Periodic East, Chapter 26 – New Pecking Order
“Leader? So their leader is nearby? How many more are there around here?” I asked. But Daniel was already asleep in a makeshift recliner. He needed the rest but no one else could communicate with the alien. He seemed docile enough; more curious than threatened. Like how an old dog would react when a kitten is brought home.
The people that were with me were already starting to explore this subterranean civilization, though I wasn’t sure exactly how it got here. From the looks of it, it would’ve taken hundreds of people working around the clock to get something like this up and running. Or for all I knew it was done by the alien in an instant; I just didn’t know.
The alien walked around quietly just watching everyone. After about an hour, everyone seemed to have come to the conclusion that the alien wasn’t going to hurt anybody, he just seemed to want to study us.
I looked at the thermometer and it was 47 degrees Fahrenheit in here and everyone was just elated at peeling off layers of wet, stinky clothes and being comfortable again in what felt like years; and it had been. It seemed like whoever built this place weren’t here anymore and hadn’t been for a long time. I settled into a room a little bigger than my bedroom on the ship. It even had some salvaged wood as a makeshift desk and a large pile of straw and banana leaves on the ground; a mattress. It was the epitome of luxury by anyone’s standards these days.
I laid my pack on the table and started settling in when Sara walked in. She had a wide smile on her face as if she had been walking through Disney Land. “Isn’t this place amazing, Tiberius?” Sara asked.
“It is pretty amazing,” I admitted.
“Can we stay here?” Sara asked, the largest smiling beaming across her face.
“I think we can stay here for now,” I said, “but I don’t know for how long. We will still need to go out and gather food again in the next day or so.”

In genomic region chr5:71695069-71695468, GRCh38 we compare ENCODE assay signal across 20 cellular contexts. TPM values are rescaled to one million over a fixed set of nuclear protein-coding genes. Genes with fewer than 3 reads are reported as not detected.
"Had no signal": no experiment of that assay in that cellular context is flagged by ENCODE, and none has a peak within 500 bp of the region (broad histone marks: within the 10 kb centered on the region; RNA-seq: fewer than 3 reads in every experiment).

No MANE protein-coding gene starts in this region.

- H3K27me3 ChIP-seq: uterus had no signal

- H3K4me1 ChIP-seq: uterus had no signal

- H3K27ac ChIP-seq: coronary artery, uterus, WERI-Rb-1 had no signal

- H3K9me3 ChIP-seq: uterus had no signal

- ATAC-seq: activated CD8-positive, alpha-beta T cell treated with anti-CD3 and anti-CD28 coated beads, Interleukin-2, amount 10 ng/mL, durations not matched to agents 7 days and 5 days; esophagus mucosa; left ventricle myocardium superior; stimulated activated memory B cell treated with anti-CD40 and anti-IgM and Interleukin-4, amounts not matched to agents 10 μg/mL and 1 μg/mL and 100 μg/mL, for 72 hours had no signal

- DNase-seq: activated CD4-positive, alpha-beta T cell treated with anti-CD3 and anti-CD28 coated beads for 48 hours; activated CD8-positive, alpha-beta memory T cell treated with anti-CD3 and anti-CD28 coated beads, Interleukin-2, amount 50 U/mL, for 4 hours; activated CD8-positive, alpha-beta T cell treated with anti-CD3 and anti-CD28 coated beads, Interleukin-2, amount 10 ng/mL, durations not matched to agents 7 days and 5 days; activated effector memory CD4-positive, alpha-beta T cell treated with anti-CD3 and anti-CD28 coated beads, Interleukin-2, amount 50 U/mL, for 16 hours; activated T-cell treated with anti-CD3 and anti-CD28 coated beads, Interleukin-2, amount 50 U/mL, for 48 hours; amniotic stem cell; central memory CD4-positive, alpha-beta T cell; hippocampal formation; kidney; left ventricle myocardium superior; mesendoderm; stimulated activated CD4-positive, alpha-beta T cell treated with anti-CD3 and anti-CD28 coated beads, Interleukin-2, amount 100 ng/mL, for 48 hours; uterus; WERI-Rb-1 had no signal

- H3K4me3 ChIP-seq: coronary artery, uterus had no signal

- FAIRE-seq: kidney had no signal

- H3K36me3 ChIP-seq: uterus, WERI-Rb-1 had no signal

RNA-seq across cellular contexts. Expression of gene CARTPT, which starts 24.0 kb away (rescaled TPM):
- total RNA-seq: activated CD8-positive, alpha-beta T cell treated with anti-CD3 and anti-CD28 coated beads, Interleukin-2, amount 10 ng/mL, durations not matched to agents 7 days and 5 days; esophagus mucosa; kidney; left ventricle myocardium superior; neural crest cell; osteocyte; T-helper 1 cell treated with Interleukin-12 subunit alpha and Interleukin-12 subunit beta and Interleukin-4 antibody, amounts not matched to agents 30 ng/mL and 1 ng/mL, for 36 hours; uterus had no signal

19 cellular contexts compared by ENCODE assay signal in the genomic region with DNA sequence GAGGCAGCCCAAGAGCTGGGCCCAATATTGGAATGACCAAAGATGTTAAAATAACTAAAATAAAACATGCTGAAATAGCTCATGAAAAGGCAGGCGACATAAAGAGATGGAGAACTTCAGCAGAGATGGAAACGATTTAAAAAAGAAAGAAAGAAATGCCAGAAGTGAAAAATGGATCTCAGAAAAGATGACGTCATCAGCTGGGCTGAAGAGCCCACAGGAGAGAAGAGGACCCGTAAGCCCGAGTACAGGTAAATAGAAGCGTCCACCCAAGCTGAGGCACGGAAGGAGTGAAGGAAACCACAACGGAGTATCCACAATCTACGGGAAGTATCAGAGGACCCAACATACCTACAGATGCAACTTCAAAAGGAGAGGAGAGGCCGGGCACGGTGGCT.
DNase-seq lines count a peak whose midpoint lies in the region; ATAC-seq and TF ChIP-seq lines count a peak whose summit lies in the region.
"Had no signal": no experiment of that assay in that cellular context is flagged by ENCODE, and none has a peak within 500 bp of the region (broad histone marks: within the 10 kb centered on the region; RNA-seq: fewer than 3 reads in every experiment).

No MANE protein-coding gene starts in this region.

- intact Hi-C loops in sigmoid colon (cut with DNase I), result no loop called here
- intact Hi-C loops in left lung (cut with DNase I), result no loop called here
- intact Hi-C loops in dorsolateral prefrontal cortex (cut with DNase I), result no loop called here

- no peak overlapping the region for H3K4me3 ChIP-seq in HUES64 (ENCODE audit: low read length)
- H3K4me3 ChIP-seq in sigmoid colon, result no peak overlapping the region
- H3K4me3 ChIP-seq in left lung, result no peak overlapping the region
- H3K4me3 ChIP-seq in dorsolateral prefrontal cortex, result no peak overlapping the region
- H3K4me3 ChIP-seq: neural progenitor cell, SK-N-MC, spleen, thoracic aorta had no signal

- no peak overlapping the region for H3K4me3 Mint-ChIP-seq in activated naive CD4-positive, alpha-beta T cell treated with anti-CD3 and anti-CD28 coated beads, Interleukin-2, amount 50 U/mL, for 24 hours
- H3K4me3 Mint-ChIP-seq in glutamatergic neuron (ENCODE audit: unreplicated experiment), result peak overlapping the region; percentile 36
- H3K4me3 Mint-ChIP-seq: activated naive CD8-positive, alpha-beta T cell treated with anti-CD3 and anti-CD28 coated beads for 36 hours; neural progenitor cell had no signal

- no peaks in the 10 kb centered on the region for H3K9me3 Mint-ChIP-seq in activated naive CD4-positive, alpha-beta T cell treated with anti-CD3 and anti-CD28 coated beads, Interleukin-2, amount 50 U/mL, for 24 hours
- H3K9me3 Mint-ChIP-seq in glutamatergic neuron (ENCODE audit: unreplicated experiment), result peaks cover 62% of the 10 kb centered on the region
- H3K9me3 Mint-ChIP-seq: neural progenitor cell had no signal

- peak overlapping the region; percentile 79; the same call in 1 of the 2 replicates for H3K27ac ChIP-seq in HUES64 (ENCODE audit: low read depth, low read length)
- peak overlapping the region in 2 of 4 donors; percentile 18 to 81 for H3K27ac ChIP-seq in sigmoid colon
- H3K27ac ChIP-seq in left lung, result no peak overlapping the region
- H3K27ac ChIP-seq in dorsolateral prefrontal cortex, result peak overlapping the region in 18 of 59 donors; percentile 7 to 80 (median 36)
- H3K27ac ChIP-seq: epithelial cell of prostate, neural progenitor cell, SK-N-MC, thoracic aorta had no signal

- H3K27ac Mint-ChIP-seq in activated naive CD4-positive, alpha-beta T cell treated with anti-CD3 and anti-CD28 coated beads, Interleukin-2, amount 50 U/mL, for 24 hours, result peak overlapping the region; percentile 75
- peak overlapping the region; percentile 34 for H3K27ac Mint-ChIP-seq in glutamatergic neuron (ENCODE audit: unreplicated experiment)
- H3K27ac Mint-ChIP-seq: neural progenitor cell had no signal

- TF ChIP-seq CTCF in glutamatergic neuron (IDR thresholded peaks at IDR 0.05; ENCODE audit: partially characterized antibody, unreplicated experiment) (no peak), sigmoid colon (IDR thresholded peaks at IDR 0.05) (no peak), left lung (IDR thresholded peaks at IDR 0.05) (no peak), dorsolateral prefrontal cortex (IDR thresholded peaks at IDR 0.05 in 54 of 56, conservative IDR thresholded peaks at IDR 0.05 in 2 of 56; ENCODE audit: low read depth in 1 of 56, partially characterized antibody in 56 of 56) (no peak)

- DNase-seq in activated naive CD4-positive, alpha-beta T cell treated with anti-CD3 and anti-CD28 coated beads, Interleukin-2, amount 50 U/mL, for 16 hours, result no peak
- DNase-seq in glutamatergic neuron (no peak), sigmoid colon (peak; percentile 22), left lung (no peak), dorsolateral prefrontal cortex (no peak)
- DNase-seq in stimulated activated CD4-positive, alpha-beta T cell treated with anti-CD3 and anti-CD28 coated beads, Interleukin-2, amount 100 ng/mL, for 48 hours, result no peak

“But there’s plenty of food in here. Oscar has a building that’s just filled with bananas, figs, and even frozen meats on the other side of the cave,” she said.
“Oscar?” I repeated confused.
“The alien; he looks like one of those old movie statues I saw in a book once,” she said.
“Oscar…” I repeated.
“Wanna see it?”
“I’ll go see it soon, Sara. Right now, I want to rest a little. I think that’s what everyone is doing. Why don’t you find Miles and take a nap? I think we all could use some comfortable sleep,” I said meaning every syllable of it.
Sara’s face deflated in enthusiasm as she slowly walked away. I heard a faint “Okay” from her as she walked out of sight. A few seconds later, I see “Oscar” follow closely behind. Oscar seems to be absolutely baffled by Sara. I hope it doesn’t try to eat her, or worse.
I lay down on the mattress and before I know it, I’m in a deep sleep. I had completely forgotten that sleep could feel this good. When you don’t have to worry about freezing to death every minute of every day, you immediately let your guard down no matter how long you’ve had it up. It’s so exhausting to ensure that you don’t die of exhaustion.
I wake up to an unfamiliar sound. I have no idea how much time passed but I immediately enter a stage of panic. I get up from the mattress and look out the window. I see Ada approaching me and I learn that the unfamiliar sound is her laughter. She approaches my building and knocks on the wall even though there is a large open space, like a window, in the middle of the front of the building.
“Ada,” I began, “are you alright? Did anything happen?”
“Tiberius, you have to come see,” she started, “it’s a miracle.”
“What is?” I ask.
“It’s Daniel,” she began. I immediately cut her off.
“Is he okay? What happened?”
“Okay?” She began, “Didn’t you hear what I said? It’s a miracle. Come see.”
I follow Ada back to the center of the cave. A crowd of all the survivors that followed me were huddled around something cheering. Some were even on their knees praying to something or someone that I couldn’t see just yet.
“What’s going on? Let me see,” I said as I slithered my way to the front of the crowd.
When I was able to see what everyone was celebrating and praying over, I didn’t know what to make of it. It wasn’t Oscar, but another young man that was probably in his 20s that I didn’t recognize. Maybe another person made his way in here or he was the one who helped build this place.
The young man made eye contact with me and smiled wide. “Tiberius,” he gleefully shouted in a familiar voice.
“Do I know you?” I ask.
The young man smiled even wider before saying, “It’s good, comandante; it’s good.”